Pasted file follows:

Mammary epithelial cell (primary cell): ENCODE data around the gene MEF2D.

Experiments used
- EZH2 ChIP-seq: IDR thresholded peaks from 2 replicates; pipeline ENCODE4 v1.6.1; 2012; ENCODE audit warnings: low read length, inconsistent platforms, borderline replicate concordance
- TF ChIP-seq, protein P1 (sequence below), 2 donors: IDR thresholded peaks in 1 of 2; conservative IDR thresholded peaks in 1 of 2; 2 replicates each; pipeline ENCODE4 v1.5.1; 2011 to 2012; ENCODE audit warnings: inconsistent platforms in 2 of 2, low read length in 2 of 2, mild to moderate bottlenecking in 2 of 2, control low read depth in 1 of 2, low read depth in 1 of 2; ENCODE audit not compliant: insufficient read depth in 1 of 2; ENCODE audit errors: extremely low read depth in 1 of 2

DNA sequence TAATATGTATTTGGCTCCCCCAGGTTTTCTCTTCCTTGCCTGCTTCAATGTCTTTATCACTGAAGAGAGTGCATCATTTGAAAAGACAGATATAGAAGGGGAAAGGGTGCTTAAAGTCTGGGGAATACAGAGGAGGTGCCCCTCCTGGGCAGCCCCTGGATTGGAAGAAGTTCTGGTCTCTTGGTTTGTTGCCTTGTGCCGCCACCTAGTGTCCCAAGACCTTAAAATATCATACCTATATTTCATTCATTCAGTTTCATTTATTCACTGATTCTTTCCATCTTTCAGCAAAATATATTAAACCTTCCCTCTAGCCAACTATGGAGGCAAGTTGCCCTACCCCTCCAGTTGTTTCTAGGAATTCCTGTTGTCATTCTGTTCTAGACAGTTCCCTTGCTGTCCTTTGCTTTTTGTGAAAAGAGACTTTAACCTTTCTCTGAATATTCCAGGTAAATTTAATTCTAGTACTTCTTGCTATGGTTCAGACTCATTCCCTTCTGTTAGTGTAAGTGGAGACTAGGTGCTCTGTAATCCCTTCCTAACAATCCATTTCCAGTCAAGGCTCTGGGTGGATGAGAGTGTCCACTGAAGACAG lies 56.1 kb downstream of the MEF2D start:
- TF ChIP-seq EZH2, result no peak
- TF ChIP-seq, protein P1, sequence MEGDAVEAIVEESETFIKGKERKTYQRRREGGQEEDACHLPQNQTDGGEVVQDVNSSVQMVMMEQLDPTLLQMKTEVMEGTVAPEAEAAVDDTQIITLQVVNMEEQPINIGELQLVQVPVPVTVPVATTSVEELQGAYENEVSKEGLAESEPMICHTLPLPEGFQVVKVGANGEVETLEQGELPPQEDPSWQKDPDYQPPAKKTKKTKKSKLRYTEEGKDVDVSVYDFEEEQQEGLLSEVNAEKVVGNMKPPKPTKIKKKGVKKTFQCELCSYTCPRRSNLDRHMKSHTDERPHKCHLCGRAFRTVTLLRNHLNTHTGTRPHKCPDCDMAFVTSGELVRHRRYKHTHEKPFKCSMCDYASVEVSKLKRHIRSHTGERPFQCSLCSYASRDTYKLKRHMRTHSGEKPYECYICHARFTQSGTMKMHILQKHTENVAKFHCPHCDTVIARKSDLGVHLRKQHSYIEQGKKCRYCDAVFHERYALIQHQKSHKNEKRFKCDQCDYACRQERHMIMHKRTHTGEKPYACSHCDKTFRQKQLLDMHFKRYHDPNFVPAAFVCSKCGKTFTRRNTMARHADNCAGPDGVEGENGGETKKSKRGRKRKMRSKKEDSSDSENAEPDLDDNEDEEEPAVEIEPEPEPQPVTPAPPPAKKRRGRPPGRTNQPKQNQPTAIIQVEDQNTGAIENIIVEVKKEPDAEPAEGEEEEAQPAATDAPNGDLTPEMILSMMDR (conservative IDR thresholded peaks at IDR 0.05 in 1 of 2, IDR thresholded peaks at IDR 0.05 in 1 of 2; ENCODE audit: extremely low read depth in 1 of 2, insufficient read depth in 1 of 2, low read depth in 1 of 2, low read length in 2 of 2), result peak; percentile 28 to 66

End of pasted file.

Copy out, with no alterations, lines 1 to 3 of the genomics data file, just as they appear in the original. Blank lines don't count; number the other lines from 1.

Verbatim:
Mammary epithelial cell (primary cell): ENCODE data around the gene MEF2D.

Experiments used
- EZH2 ChIP-seq: IDR thresholded peaks from 2 replicates; pipeline ENCODE4 v1.6.1; 2012; ENCODE audit warnings: low read length, inconsistent platforms, borderline replicate concordance